Australian vegetable industry grows to $3.8 billion

The gross value of Australia’s vegetable industry production has jumped $500 million in just 12 months according to new data released today from the Australian Bureau of Statistics (ABS).

AUSVEG has welcomed the data which shows that in 2012-13, Australia’s vegetable industry generated around $3.8 billion for the Australian economy and played a critically important role in contributing to both regional and state economies.

“This increase in growth is significant, especially considering that the gross value of Australia’s vegetable industry from the previous year was approximately $3.3 billion. That’s around a half-a-billion dollar increase in one year,” said AUSVEG Economist, Mr Shaun Muscat.

AUSVEG is the leading voice in Australian horticulture, representing 9,000 vegetable and potato growers.

“This data clearly shows that the vegetable industry has never been more valuable to the national economy,” said Mr Muscat.

“However, whilst it is imperative that the Australian vegetable industry continues to grow, we must ensure that this translates to growers receiving better returns and improving their profitability,” said Mr Muscat.

Potatoes continued to be Australia’s largest contributor to the economy providing $690 million of value in 2012-13. Other crops doing the heavy lifting were tomatoes ($439 million), mushrooms ($285 million), melons ($234 million), onions ($200 million) and carrots ($194 million).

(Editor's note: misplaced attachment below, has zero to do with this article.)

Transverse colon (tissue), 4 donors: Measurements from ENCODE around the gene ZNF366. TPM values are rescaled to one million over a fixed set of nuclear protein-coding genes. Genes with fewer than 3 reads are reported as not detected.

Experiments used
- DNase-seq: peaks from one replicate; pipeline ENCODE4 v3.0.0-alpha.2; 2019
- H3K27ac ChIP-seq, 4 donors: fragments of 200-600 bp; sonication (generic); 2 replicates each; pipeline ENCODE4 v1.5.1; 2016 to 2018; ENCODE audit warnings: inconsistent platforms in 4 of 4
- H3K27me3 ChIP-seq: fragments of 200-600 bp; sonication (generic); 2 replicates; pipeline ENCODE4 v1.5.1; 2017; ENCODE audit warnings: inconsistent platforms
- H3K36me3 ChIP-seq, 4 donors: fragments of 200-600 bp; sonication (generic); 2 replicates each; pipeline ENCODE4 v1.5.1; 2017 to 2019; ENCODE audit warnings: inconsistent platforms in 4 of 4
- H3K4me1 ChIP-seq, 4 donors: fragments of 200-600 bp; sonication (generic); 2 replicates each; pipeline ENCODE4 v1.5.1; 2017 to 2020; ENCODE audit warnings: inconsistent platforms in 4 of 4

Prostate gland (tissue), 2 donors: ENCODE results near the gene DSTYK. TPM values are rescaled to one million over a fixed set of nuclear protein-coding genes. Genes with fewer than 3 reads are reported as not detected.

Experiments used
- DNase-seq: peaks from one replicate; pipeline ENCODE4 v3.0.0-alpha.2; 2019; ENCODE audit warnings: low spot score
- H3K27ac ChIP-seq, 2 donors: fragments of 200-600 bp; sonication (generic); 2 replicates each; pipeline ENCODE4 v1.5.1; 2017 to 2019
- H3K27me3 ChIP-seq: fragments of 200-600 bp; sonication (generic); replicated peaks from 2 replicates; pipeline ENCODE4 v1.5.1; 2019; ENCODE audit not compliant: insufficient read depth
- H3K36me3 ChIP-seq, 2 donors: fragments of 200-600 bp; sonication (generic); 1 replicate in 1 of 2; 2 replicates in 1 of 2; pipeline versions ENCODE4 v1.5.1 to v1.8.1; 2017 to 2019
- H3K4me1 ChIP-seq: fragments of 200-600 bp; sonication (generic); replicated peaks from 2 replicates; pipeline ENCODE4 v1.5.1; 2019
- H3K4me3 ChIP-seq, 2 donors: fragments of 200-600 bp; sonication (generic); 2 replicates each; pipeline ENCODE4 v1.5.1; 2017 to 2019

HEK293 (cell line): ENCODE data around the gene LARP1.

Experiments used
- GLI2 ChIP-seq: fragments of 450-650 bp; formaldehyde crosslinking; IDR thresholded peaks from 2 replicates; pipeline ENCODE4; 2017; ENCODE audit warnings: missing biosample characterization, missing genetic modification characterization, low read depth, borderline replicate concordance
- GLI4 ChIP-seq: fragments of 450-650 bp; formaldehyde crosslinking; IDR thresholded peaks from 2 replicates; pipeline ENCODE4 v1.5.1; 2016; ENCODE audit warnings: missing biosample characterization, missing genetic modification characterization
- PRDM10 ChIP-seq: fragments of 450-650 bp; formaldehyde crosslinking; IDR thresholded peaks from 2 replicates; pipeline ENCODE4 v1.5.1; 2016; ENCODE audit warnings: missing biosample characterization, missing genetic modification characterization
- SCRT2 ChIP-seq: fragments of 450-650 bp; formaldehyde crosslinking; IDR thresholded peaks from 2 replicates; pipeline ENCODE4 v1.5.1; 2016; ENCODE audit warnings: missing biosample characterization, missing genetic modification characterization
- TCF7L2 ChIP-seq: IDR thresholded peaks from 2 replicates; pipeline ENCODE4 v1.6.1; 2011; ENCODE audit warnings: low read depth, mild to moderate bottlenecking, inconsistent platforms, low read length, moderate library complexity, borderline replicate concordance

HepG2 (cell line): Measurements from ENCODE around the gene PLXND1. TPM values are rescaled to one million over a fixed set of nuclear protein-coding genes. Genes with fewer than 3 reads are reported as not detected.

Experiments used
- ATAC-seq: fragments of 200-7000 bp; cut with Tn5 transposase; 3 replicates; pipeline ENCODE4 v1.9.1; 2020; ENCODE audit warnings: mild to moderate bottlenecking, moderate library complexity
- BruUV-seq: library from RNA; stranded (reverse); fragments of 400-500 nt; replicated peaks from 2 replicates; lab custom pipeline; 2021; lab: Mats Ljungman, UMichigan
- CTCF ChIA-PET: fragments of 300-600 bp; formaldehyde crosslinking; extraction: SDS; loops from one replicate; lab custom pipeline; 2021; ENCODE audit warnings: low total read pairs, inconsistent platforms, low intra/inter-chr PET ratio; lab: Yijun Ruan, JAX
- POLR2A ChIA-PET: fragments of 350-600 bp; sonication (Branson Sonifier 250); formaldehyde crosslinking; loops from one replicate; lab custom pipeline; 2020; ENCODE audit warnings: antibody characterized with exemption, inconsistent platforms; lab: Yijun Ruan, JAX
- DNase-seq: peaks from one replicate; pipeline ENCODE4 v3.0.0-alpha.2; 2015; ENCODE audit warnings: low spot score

“The volume of vegetables produced also increased compared to the previous year, according to the ABS data. Vegetables that increased in production included lettuce (43 per cent), melons (36 per cent) and tomatoes (23 per cent),” said Mr Muscat.

However, certain commodities also experienced falls in production, such as carrots (15 per cent), onions (13 per cent) and capsicums (8 per cent).

“Continued growth is essential, particularly since, despite the best efforts of industry, rising production costs such as electricity, fuel, fertiliser and labour, mean many growers are being squeezed,” said Mr Muscat.

“The vegetable industry must remain resilient and continuously explore opportunities to improve returns, by reducing operating costs and improving productivity levels,” said Mr Muscat.

Posted 30 May 2014


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